NEWS: High-speed Internet in rural areas becoming a reality

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By Andy Brack, editor and publisher  |  Business people and residents in poor, rural South Carolina have been dreaming for years of accessing the same kind of high-speed Internet service commonly found in urban areas.  Now, it’s starting to become a reality.

AT&T announced this week that it is offering its new “fixed wireless” Internet service in more than 70,000 locations across nine Southern states from Louisiana to the Carolinas.  Announcements on when the service will be available at specific locations in the Palmetto State are forthcoming, a spokesman said.

Jim Stritzinger is executive director of Connect South Carolina, a group leading the state’s effort to increase high-speed Internet access adoption and use.  He is excited by AT&T’s news, which he says is a major step ahead in getting rural areas up-to-speed.

“Taking 10 years [to do this] is not an option,” Stritzinger said.  “I feel a major sense of urgency, especially looking at this through the eyes of a 6-year-old and thinking about what it looks like to grow up in a house with no Internet service.  Your economic opportunities in the future are dramatically different than a child in a digitally-connected household.”

Speeding high-speed access

Building high-speed Internet service delivery systems typically is time-consuming and costly because companies rely on fiber-optic cable to “wire” an area to receive Internet service.  Rural areas are a challenge because they have fewer people per square mile, large distances and slower paybacks for investments.  That’s why they’ve suffered from lack of modern broadband service that some leaders say is as important as a good road system or schools to ensure economic vitality.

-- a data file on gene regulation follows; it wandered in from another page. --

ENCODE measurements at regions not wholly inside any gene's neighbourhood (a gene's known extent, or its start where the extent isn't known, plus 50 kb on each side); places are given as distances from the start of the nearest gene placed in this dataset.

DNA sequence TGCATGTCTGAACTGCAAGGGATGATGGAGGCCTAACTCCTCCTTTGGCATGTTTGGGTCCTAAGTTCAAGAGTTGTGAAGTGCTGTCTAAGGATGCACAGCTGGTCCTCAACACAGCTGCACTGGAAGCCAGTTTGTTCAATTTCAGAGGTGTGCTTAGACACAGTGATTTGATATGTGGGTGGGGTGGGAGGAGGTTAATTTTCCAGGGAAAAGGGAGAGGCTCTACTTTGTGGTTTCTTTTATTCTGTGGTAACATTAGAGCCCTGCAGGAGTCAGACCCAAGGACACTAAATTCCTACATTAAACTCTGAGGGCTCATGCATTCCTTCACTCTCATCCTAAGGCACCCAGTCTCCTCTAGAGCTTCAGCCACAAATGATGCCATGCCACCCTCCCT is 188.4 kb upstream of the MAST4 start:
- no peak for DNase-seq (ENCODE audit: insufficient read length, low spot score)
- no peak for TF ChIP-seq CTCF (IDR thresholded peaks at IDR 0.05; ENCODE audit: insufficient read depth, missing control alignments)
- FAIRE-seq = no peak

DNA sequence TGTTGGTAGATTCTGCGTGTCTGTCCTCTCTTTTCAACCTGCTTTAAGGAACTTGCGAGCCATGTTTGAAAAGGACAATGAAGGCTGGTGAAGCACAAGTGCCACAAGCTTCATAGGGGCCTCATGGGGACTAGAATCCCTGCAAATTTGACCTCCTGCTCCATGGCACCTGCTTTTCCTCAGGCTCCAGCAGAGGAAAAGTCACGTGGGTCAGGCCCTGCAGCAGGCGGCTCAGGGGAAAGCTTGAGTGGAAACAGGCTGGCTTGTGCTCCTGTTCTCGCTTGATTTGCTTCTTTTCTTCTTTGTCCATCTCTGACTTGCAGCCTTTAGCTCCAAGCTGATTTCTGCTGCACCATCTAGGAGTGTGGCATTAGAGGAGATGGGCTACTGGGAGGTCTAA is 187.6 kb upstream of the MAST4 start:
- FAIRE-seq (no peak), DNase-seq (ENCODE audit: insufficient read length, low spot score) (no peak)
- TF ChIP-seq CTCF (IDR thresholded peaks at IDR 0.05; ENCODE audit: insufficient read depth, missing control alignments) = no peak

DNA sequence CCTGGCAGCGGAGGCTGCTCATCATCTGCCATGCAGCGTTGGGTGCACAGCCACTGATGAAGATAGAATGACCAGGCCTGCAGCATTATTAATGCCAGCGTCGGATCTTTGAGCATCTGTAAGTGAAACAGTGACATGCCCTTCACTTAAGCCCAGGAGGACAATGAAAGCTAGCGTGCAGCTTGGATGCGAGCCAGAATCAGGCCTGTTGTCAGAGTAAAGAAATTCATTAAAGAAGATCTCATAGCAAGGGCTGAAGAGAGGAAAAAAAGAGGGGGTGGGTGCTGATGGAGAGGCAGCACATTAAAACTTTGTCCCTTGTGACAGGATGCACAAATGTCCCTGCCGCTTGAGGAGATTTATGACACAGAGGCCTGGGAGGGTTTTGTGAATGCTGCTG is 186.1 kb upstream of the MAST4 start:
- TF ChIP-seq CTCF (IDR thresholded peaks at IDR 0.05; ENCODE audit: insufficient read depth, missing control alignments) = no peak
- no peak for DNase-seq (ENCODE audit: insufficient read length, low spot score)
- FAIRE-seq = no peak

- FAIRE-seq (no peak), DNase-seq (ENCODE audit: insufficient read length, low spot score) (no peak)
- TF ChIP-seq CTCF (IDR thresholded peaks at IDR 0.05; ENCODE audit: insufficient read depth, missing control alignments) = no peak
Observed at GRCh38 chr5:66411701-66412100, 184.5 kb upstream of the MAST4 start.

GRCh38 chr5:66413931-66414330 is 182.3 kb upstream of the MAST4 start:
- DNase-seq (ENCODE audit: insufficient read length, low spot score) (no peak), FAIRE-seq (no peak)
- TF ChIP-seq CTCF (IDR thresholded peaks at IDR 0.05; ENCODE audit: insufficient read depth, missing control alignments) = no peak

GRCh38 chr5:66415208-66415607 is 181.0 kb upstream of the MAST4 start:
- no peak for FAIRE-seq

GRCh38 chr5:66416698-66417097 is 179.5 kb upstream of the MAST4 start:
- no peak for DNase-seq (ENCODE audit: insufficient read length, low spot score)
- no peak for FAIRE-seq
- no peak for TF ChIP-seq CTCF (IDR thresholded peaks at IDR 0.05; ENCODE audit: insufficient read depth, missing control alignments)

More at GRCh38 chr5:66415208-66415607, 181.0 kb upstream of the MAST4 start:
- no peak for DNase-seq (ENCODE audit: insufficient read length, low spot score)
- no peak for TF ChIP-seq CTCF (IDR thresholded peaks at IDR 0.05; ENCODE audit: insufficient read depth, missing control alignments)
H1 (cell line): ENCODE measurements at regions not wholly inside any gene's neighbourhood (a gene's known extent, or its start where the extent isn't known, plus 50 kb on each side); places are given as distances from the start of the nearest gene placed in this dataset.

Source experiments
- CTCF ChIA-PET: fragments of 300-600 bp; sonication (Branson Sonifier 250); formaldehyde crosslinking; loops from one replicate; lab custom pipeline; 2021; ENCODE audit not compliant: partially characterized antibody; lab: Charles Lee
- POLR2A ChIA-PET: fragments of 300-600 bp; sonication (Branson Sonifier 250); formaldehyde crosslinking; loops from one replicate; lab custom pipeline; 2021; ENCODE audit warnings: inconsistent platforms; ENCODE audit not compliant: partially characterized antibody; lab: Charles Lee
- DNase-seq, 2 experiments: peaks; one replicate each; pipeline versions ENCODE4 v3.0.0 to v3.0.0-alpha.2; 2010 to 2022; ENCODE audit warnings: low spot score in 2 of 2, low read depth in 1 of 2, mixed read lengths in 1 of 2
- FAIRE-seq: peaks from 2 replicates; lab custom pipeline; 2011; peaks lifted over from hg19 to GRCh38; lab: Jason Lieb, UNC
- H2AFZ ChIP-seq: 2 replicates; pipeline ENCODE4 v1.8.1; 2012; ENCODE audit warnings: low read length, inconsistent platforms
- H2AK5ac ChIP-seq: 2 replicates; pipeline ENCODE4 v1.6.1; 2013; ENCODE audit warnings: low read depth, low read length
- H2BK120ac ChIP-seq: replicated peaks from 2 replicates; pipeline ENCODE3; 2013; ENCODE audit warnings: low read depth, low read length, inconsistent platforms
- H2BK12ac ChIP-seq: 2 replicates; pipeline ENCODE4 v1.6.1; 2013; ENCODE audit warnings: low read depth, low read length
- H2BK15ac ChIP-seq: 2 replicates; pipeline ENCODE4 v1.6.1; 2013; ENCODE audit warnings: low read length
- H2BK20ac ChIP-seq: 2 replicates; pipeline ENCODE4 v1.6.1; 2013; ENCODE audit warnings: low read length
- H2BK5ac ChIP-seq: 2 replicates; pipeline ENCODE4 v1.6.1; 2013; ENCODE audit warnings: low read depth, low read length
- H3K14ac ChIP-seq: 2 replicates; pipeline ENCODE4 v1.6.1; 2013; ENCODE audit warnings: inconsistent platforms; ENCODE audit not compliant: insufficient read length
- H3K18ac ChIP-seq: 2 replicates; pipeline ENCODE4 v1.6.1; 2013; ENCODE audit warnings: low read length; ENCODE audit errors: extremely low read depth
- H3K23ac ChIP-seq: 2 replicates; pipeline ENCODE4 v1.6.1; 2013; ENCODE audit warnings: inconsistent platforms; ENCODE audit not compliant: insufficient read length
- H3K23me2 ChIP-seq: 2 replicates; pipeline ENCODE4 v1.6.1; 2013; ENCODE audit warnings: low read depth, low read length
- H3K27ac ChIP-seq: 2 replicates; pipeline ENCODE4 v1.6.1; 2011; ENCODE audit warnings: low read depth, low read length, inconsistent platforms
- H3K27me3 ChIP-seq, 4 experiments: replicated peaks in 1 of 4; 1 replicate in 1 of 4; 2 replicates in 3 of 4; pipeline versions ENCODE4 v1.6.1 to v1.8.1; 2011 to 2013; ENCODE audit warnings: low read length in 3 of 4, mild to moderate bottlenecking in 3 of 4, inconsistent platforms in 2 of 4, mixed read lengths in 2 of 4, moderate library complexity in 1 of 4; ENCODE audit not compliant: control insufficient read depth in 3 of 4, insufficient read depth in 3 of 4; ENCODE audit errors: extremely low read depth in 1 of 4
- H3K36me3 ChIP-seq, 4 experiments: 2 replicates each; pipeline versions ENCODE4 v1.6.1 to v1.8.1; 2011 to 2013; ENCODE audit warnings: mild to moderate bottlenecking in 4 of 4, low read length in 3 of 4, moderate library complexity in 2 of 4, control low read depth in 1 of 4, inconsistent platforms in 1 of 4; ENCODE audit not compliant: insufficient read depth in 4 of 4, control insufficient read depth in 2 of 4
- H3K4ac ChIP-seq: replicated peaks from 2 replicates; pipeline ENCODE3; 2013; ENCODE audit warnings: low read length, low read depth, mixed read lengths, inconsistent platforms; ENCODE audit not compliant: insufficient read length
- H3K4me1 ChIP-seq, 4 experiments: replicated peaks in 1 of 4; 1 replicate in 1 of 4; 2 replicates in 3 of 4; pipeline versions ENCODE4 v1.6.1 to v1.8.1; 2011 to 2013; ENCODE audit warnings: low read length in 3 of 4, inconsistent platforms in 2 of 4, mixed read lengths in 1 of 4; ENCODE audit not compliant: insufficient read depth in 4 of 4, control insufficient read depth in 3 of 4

The Obama Administration made connecting rural areas to the high-speed grid a priority through the Federal Communications Commission’s Connect America Fund, which subsidizes telecommunications companies to invest in technology to get broadband service to underserved areas more quickly.

In South Carolina, four companies agreed to focus on getting high-speed access to underserved areas and will get FCC money to move it along.

Stritzinger

“The fixed wireless technology has just evolved exponentially,” Stritzinger said.  “It is, of course, very efficient to get it installed.

“From a speed-to-market perspective, it’s an extraordinary development, especially to a child in a rural market when the alternative is digging trenches and installing fiber optic, which could take years.”

AT&T, which has been boldly increasing reliance on wireless technology in recent years, agreed to service 30,458 locations in South Carolina for an annual subsidy of $9.7 million.

“We’re committed to connect hard-to-reach locations to the Internet,” said AT&T Vice President Cheryl Choy.  “This changes lives and creates economic growth in these areas.  We’re excited to bring this service to even more underserved locations.”

How it works

AT&T’s fixed wireless solution is a blend of wired and wireless technologies.  It will install fiber optic cable to get high-speed Internet service to central area, such as a cell tower.  It then will use an antenna to transmit a wireless signal – kind of like satellite television – to the area.